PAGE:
In BOP over 99 percent of the positions are designated as public trust positions; and less than 1 percent are designated as sensitive positions. BIs for public trust positions vary in coverage for different risk levels. For example, a high-risk public trust position requires a Limited Background Investigation (LBI).1 A LBI consists of a personal subject interview; employment, education, and residence verification; law enforcement inquiries; and National Agency Checks.2 Moderate risk and low risk public trust positions require less BI coverage while sensitive positions require more. The following table shows position sensitivity level, type of BI conducted for each level, NSI access level, and the frequency of the RI within the Department of Justice (DOJ).

Table I: Personnel Security in the Department of Justice

Position Sensitivity Level Type of Background Investigation National Security Information Access Level Frequency of the Reinvestigation
Special-Sensitive Single-scope background investigation Top Secret 5 years
Critical-Sensitive Access National Agency Check and Inquiries Secret and Confidential 5 years
Public Trust High Risk Limited Background Investigation None 5 years
Public Trust Moderate Risk Minimum Background Investigation None 5 years
Public Trust Low Risk National Agency Check and Inquiries None None

Sources: DOJ Memorandum on Update on Personnel Security Issues, dated February 27, 1998, and BOP Memorandum on Background Investigation Updates, dated August 21, 1998.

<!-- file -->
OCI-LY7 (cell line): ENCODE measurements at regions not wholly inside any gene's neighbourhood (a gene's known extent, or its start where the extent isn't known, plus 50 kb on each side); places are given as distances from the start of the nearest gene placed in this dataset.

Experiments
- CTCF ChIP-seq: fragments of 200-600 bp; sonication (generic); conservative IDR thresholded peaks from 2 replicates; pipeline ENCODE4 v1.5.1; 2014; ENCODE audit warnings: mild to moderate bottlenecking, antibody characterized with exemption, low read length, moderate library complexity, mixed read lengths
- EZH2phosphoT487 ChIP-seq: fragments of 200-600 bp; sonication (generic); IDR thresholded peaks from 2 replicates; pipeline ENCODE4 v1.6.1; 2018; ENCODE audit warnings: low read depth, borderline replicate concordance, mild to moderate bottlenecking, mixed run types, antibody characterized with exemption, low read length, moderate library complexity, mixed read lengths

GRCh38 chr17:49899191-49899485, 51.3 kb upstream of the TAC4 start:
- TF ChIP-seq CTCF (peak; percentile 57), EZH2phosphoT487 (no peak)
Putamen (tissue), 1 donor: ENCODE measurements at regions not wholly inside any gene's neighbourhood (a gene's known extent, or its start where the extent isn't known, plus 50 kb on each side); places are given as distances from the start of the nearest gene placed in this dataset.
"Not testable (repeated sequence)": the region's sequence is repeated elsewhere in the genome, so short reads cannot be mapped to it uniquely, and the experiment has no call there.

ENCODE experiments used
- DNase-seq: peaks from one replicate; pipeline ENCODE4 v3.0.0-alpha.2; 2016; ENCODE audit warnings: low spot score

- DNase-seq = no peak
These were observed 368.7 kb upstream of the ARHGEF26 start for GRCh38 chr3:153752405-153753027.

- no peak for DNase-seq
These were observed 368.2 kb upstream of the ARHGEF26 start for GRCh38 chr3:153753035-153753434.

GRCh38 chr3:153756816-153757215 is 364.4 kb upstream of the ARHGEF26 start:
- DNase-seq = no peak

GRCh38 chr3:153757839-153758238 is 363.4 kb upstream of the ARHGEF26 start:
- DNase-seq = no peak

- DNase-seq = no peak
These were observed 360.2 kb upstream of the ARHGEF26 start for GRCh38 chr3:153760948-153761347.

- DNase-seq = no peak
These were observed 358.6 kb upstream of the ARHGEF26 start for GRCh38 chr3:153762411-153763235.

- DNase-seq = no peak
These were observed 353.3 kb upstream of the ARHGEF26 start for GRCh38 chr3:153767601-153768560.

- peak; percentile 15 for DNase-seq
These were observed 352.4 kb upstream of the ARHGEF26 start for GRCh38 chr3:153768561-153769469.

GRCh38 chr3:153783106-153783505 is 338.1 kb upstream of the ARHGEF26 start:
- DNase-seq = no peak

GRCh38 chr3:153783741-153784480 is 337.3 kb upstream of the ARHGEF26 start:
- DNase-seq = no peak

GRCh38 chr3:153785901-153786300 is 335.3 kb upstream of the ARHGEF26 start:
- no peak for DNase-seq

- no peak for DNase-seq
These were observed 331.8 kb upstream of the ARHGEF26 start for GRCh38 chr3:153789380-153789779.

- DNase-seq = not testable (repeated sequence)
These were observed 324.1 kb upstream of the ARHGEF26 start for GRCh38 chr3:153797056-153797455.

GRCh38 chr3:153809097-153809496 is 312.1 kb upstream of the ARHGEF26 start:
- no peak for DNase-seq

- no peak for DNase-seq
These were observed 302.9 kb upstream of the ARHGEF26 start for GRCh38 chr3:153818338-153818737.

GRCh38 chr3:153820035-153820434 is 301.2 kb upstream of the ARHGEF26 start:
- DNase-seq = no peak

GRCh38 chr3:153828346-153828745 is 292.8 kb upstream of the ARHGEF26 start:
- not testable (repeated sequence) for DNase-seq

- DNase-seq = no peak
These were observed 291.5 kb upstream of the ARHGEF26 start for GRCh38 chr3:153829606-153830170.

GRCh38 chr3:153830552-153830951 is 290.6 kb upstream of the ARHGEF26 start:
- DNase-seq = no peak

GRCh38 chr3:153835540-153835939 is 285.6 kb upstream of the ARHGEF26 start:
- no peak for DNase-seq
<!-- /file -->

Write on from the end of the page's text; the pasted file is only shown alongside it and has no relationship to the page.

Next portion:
The BOP is experiencing significant growth, with the number of institutions increasing from 69 in 1992 to 92 in 1998 -- a 25 percent increase. Similarly, the number of authorized employee positions within the BOP has increased from 25,842 in 1992 to 35,376 in 1998 -- almost a 27 percent increase. The BOP projected it would need to conduct 4,739 BIs and 6,952 RIs in 1997 at an estimated cost of $9.5 million and $7.3 million, respectively. For FY 1998, the BOP projected it would need to conduct 3,313 BIs at a cost of $6.6 million and 5,254 RIs at a cost of $5.8 million.

The SEPS managed the BOP personnel security program until September 1992 when it delegated that authority to the BOP.3 In November 1992, the BOP established the Security and Background Investigation Section (SBIS) to centrally manage and monitor the BOP personnel security program. The SBIS is staffed by about 17 employees, including security specialists.

The Chief, SBIS, is the Security Officer for the BOP and is responsible for issuing BOP-wide guidance and procedures for the proper background investigation of all BOP employees. The Chief, SBIS, follows specific procedural guidance contained in BOP Program Statement 3000.02, “Human Resources Management.” The Chief, SBIS, ensures that all BIs are reviewed and all derogatory issues revealed in OPM investigative reports are resolved. The 5 CFR, Part 732, “National Security Positions,” and DOJ Order 2610.2A, “Employment Security Regulations,” both specify that adjudications of BIs and RIs should be concluded 90 days after OPM investigative reports have been completed. The SBIS monitors BIs and RIs that exceed this 90-day standard and provides a quarterly report on these late adjudications to the SEPS.